Joachim Herz’s magnificent black-and-white 1964 film of the opera, in which the events transpire within Senta’s daydream, takes the containment of the Dutchman–Senta madness even further. At the end of the drama, we see Senta alive and well, and solitary, walking along the seaside contentedly into the distance. Rather than suicide, rather than succumbing to the Wagnerian psychodrama of need, sacrifice and redemption, she has played her role, then awoken to her own, transfigured existence. She is, at the end, entirely whole.
Recent critics have also found in Senta far more substance than Wagner, at first, seems to allow her. The starting point for this act of redemption is Senta’s ballad, which Wagner claimed (after the fact and somewhat self-servingly) was the genesis and germ of the entire work. The ballad is, in any case, a magnificent piece of music, in which Senta not only tells a story but commits herself to redeem a man she has never met. What some would call a crazy celebrity crush, others recognize as a powerful woman staking out her own sense of identity.
Lydia Goehr proposes a reading that transfers the nineteenth-century idea of greatness—the passion to change the world through an encompassing love or pity for mankind—onto Senta. “In making the ballad her own, Senta makes it belong to everyone,” writes Goehr in a 2005 Opera Quarterly article. “In so doing, she becomes the work’s primary agent, the one who dictates what goes on around her. She is both granted and grants herself the position of creator: like Wagner, she produces a drama born out of world-redemptive pity.” Courtney Howland, in a book called Feminist Perspective on Opera: The Case of Richard Wagner’s Der Fliegende Holländer, takes this further, asking: Why, if Senta is so clearly a redeeming figure within a Christian context, is she not at least afforded the same respect as other Christ-like figures?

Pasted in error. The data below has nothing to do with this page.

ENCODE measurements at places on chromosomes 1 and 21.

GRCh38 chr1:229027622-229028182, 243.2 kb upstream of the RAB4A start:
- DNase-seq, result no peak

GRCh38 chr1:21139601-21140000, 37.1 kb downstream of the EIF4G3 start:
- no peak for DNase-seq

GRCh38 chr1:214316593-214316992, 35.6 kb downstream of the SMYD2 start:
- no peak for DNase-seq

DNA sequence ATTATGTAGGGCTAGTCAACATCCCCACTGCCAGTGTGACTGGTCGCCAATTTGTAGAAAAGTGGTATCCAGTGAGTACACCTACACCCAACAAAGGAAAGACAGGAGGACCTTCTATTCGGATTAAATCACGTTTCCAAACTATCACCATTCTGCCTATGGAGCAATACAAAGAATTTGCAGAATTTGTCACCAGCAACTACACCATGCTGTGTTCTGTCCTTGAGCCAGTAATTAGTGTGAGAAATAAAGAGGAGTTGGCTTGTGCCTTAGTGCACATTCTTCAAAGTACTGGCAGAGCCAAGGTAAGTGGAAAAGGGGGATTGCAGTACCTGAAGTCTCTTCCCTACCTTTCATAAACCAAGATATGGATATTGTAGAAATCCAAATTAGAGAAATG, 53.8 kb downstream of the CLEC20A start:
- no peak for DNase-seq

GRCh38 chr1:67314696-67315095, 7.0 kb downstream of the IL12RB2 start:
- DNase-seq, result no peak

THE EXCITING THING about this kind of reading is that it not only helps rescue Senta as a character; it offers a roadmap for a larger rescue of operas from the worldview of the men who made them. If a work is sufficiently complex, there will always be loose ends and contradictions, threads that, if tugged at, yield things the composer and librettist may not have consciously intended. For all Wagner’s efforts to make Senta both a good girl and an allegory of his inner life, he nonetheless created a character with a remarkable amount of destabilizing energy. The same might be said of Bellini’s Norma, Puccini’s Tosca and Strauss’s Salome. They emerge from male fantasies and are punished horribly for embodying them. Yet they don’t lack agency, and if sung by a great soprano, each seems much more the author of her own drama than the composer and librettist who supposedly “created” her.
So perhaps the idea of redemption isn’t so empty after all. Wagner may have thought it meant a lot more than he could ever articulate. But at least it means this—to find the good in something, what is salvageable, what is self-sufficient and sustaining in a world that struggles to maintain old, delimiting and hierarchical ideas of humanity. Wagner may not have known what he meant by redemption, but Senta clearly did, and she chose that path of her own accord. That may trouble us even so, but we can at least respect it.
chief art critic for The Washington Post, won the 2013 Pulitzer Prize for criticism.